That point is further emphasized in the BEA’s version of corporate cash flow, the true measure and nature of economic business enterprise. On a nominal scale, cash flows appear to be just as stagnant but that actually understates the severity (and timing) of the problem. On a log scale, the deficiency in cash flow is stark and alarming, more than suggesting why the economy hasn’t truly picked up since 2012 (while simultaneously contradicting the BLS’s employment statistics that suggest this cash flow deficiency would lead to a greatly accelerating labor environment; it confounds common sense as to why businesses without any cash flow growth or even stability might suddenly decide to increase, greatly, their expense ledger). These past few years since the slowdown in cash flow is unprecedented.
While some might try to call this a “productivity problem”, in truth it is a revenue problem, or one of strictly output more broadly. That it is being transferred into both cash flow and profits offers good reason as to the stock market’s resistance to further gains after the middle of 2014.
In fact, if we take cash flow and this broad, economic measure of profits from current production as a valuation basis we can appreciate more so any potential change in risk perception and standing. In other words, it is again the combination of high valuations, historically so, along with what looks to be an extended slump toward, or even past, a cycle peak.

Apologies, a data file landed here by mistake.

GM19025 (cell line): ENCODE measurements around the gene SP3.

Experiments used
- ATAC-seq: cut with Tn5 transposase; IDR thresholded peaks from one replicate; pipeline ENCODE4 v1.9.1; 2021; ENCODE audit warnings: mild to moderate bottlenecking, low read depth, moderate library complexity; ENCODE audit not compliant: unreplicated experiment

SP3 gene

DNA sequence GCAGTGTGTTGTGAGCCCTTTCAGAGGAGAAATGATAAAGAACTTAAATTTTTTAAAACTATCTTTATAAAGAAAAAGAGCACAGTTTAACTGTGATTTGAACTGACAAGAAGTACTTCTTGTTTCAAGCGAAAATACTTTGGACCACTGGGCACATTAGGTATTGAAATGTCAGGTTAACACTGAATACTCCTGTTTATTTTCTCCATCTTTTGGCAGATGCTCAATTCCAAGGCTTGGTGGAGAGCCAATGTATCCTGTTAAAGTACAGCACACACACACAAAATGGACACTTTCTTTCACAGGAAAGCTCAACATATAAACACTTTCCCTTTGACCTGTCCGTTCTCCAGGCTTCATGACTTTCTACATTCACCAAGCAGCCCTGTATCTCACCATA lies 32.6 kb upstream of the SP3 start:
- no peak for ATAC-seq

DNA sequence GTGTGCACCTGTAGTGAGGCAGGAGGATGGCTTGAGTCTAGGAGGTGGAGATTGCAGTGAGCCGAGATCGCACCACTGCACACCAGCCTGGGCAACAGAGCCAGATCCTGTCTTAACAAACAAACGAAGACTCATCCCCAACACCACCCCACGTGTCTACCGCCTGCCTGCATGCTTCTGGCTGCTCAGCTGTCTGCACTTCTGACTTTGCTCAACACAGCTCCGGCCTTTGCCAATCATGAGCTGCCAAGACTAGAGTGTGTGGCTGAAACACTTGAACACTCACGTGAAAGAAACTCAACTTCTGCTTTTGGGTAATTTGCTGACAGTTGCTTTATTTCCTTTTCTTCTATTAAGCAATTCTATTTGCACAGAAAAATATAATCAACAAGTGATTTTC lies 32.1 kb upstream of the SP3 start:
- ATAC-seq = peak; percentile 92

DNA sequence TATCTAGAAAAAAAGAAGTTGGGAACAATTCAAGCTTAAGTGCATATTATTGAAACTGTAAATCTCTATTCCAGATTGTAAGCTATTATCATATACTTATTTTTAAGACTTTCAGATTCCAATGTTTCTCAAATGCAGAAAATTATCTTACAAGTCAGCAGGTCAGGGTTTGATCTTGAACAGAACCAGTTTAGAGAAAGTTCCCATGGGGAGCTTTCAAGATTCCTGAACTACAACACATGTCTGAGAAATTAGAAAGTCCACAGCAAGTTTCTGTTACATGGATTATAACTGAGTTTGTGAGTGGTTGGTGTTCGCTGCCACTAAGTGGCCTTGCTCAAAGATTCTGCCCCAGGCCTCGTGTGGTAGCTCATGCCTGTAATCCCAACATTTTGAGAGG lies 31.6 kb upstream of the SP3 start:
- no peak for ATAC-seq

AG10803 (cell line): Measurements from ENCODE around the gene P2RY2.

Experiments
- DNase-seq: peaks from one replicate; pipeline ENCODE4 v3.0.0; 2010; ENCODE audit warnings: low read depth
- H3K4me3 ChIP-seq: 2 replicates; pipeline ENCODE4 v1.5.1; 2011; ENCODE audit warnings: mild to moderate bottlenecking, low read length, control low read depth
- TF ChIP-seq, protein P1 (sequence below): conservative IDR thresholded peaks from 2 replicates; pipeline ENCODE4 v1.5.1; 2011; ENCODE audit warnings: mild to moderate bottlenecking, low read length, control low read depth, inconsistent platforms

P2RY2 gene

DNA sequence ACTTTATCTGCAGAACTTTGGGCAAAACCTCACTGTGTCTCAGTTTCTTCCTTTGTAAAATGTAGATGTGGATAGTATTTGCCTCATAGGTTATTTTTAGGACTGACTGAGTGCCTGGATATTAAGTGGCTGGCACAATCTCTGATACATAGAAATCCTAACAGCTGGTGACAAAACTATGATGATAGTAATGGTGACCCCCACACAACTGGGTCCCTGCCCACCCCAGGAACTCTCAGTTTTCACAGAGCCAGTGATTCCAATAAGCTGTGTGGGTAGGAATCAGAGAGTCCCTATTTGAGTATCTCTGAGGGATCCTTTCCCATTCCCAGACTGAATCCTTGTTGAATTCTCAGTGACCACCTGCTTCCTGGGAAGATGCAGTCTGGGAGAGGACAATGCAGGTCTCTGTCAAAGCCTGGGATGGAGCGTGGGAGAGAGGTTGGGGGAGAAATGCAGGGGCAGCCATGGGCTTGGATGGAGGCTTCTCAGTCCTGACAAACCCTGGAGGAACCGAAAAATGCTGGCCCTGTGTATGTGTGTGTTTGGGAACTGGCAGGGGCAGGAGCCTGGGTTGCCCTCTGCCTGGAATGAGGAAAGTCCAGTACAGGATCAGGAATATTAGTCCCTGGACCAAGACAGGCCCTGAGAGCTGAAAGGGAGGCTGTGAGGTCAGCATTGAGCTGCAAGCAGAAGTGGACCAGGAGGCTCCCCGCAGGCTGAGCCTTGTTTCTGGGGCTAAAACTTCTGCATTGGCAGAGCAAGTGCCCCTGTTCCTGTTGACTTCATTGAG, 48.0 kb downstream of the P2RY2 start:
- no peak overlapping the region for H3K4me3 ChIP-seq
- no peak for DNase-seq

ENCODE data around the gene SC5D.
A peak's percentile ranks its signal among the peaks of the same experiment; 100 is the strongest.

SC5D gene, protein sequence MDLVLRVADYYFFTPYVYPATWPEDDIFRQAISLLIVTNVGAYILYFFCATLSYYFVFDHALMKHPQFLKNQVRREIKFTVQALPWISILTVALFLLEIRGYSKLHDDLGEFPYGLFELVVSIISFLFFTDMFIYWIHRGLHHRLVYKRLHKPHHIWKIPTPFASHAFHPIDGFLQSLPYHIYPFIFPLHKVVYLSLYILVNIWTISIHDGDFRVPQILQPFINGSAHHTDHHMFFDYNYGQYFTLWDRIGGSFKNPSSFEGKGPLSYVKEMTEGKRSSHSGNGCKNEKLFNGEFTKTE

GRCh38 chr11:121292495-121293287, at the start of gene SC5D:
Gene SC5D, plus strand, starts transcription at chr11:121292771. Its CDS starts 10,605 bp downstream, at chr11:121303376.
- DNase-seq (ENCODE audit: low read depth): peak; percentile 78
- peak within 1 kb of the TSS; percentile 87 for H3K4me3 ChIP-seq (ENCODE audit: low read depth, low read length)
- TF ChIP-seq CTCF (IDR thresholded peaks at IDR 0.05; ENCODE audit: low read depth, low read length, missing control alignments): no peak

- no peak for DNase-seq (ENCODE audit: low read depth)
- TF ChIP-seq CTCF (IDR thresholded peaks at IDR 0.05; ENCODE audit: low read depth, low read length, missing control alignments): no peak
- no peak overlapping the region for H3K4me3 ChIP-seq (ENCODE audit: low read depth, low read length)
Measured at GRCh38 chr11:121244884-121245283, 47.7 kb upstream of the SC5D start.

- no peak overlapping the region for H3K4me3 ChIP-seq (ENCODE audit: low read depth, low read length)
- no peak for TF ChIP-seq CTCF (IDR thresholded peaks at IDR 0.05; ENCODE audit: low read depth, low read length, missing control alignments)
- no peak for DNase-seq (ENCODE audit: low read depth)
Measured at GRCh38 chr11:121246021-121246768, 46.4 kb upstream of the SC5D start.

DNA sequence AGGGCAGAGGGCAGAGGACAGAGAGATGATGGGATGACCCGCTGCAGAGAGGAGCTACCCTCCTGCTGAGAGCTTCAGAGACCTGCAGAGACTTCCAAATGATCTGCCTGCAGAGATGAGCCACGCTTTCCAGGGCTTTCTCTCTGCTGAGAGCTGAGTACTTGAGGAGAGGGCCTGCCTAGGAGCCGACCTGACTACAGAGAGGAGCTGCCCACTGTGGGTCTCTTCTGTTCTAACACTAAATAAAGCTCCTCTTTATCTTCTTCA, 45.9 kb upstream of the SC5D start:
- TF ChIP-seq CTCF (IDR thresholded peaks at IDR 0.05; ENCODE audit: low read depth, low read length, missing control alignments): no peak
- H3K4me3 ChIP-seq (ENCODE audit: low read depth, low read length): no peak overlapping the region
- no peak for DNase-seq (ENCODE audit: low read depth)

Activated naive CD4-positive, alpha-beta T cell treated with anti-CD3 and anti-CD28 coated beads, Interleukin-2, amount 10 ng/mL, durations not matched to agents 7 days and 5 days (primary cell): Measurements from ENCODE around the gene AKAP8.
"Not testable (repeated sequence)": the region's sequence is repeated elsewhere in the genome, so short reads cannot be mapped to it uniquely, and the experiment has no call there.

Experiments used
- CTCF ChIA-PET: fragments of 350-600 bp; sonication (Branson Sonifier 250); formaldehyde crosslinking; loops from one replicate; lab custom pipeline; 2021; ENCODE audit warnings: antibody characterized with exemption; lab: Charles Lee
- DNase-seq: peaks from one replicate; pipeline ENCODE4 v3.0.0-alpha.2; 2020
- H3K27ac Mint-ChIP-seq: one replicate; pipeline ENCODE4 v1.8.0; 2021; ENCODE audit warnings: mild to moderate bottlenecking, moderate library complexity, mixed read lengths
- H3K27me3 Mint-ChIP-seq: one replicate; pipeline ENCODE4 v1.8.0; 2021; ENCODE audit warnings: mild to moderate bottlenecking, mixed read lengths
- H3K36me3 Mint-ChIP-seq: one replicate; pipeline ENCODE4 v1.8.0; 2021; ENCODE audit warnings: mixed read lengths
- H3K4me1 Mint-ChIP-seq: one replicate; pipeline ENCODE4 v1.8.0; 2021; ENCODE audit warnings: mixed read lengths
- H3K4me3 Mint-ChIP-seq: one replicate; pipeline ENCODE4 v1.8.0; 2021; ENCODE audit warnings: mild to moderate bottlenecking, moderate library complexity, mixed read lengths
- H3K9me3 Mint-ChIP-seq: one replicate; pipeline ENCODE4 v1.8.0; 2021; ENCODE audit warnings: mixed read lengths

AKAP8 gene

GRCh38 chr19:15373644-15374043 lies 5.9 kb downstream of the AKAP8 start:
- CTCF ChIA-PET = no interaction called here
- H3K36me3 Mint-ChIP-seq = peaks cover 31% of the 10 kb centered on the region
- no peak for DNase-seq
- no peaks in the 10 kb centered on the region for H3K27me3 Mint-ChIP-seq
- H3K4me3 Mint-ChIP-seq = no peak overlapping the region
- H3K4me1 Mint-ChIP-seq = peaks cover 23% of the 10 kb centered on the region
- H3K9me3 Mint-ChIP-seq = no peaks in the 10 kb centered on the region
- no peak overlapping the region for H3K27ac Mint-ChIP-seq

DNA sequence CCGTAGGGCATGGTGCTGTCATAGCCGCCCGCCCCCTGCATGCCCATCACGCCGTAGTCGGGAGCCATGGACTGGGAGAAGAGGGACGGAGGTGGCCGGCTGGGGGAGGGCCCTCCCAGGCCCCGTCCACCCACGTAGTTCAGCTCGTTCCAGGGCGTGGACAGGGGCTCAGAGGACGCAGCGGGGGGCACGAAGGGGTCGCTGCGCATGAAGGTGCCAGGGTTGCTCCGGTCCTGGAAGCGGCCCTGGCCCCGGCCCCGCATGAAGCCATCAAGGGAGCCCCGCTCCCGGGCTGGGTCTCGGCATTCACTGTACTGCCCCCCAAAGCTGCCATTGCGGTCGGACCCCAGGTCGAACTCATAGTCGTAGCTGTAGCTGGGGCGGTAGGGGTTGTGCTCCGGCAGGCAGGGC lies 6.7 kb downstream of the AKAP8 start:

This is not strictly a construction of just more esoteric views on stocks; the same trend can be found in the major averages and indices. Perhaps most notable among those is the S&P Buyback Index which has reversed this year from tremendous outperformance into what looks to be purposeful and mostly steady decline (outside of the crash in August). Given the financial elements of credit and “dollar” liquidity alongside these enterprise considerations, it does appear as if stock investors have become suddenly more attuned to how such buyback giants are going to be funding such buybacks where there are only two choices; debt or cash flow. What goes up must eventually come down, usually after such cyclical credit changes.
This is not contained to just heavy buyback businesses, however, as broader market indices such as the NYSE Composite register the same difficulty dating back to the “dollar” turn in the middle of last year. At first mostly sideways, the NYSE is, like the Buyback index, on a steady course lower (with August standing as what looks like a warning).
In terms of momentum, each index has exhausted theirs some time ago. Rolling 1-year returns confirm that upside isn’t the dominant setting. You can assign any number of factors as to why that may have changed, including the end of QE and stated central bank support, but close timing matched with these economic and broader “money” issues seems most relevant.
That leaves an awful lot, if not all, of the survey of markets looking more and more exhausted and rolling over than prepared for a sprightly rebound into the future economy Janet Yellen is so sure is just around the corner. If the economy is almost in danger of overheating, it is very difficult to find evidence of it even in the internals of the stock market that had once been about the only source of comfort for policymakers searching for QE’s influence. If QE pushed stocks up, and the removal of QE leaves stocks so vulnerable, then QE didn’t really do anything outside of the usual bubble behavior, leaving very little (none?) actual foundation with which to overheat.